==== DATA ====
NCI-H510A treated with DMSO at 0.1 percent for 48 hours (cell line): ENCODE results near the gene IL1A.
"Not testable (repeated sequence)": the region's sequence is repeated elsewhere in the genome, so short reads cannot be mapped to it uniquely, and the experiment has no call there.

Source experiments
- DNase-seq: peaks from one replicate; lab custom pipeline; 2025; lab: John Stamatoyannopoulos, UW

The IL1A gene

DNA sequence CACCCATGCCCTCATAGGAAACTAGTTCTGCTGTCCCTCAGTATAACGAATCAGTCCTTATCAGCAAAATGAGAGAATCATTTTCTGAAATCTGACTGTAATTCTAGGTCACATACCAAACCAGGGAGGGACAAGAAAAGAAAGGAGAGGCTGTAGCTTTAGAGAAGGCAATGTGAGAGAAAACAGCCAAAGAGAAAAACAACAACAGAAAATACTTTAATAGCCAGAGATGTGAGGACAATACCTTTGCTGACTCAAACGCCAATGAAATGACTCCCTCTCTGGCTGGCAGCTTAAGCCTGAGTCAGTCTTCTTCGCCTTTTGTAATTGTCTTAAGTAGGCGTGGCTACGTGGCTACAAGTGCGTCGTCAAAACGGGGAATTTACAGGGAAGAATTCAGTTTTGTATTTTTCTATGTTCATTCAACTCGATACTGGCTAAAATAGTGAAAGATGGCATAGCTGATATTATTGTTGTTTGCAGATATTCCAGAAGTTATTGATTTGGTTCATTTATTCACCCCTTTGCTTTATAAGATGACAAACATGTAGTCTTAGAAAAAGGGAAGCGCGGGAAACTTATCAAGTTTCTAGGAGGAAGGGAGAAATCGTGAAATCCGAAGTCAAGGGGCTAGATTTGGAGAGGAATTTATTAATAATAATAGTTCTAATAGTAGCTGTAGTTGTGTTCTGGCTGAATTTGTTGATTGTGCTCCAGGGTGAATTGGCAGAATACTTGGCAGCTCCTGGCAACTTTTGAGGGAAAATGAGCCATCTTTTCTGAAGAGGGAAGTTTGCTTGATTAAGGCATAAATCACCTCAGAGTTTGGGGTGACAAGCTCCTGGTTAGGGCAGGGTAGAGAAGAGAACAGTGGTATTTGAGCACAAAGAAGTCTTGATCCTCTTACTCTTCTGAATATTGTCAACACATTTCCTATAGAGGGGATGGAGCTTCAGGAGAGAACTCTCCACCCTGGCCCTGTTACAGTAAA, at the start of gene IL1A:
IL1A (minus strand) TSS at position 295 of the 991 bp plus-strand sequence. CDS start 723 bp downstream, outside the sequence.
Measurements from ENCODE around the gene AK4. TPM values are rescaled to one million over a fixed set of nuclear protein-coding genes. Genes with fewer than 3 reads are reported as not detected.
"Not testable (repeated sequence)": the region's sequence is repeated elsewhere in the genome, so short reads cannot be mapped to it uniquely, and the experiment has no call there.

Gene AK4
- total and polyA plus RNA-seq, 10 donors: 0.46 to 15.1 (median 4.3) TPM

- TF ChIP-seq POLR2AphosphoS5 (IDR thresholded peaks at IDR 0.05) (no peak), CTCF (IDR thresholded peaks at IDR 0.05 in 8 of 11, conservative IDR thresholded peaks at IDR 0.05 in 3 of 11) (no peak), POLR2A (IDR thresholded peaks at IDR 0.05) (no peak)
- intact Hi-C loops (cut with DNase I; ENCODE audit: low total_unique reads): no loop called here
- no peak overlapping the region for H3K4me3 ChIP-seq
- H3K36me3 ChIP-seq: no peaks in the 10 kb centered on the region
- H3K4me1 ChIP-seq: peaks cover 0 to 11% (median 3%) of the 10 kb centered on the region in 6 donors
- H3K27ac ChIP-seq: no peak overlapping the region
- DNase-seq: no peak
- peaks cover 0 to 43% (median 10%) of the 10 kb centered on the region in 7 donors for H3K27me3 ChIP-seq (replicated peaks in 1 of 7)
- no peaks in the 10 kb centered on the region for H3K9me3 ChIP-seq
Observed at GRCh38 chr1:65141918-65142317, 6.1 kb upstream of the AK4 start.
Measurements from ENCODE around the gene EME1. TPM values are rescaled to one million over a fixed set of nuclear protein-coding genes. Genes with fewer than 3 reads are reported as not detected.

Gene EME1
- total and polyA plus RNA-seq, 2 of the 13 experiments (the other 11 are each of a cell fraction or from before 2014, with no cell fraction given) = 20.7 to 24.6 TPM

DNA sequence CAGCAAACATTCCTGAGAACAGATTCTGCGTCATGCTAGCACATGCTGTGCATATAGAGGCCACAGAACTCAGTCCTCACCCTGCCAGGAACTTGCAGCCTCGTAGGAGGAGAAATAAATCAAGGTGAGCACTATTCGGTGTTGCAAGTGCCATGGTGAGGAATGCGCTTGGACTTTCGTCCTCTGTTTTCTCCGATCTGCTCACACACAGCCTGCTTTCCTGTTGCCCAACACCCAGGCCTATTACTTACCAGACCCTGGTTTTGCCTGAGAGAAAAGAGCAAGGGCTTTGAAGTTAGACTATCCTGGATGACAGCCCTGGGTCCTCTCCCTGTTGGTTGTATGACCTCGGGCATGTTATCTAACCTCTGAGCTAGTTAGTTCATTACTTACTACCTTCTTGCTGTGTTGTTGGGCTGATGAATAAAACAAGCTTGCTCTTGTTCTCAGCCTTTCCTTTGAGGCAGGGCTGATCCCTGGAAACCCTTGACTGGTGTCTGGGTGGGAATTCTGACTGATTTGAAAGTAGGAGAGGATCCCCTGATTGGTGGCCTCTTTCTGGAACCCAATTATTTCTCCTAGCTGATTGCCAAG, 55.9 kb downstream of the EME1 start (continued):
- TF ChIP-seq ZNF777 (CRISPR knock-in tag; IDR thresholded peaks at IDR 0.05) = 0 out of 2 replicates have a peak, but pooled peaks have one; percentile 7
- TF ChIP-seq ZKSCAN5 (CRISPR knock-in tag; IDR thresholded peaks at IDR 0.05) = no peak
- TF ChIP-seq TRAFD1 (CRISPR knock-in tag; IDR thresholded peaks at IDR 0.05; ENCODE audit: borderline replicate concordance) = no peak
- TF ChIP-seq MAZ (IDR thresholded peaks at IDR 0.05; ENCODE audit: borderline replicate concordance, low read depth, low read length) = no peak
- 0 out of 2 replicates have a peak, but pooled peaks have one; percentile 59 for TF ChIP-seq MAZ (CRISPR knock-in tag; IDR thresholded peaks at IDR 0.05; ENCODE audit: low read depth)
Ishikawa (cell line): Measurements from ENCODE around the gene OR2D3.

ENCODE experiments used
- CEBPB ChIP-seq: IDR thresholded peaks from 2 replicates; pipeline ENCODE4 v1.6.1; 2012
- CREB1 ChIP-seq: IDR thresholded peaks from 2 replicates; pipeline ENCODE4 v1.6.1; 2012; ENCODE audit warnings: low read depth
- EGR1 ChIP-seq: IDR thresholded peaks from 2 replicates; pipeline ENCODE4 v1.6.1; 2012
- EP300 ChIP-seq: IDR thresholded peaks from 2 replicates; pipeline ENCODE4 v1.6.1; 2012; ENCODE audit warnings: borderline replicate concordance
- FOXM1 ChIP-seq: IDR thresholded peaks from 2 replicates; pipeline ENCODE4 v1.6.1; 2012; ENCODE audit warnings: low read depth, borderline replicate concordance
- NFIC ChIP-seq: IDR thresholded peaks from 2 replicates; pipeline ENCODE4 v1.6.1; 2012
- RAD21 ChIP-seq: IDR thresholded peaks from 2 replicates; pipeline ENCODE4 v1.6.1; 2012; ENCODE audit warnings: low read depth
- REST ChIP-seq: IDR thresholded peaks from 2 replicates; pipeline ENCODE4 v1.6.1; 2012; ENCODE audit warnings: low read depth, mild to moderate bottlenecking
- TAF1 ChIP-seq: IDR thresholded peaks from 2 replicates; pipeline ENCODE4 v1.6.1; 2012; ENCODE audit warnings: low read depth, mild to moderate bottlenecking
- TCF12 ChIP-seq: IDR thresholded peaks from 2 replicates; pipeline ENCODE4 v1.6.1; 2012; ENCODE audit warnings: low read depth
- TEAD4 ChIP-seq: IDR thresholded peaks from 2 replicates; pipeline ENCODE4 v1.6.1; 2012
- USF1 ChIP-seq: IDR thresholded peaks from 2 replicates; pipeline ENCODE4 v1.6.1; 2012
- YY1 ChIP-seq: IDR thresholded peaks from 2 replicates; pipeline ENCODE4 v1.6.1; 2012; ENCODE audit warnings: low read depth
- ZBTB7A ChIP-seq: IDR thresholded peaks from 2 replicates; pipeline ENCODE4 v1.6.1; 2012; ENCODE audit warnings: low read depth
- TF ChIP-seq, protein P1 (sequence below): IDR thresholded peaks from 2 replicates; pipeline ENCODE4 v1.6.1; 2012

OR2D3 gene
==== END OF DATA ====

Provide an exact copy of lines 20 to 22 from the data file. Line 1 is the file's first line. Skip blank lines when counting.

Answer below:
- no peaks in the 10 kb centered on the region for H3K9me3 ChIP-seq
Observed at GRCh38 chr1:65141918-65142317, 6.1 kb upstream of the AK4 start.
Measurements from ENCODE around the gene EME1. TPM values are rescaled to one million over a fixed set of nuclear protein-coding genes. Genes with fewer than 3 reads are reported as not detected.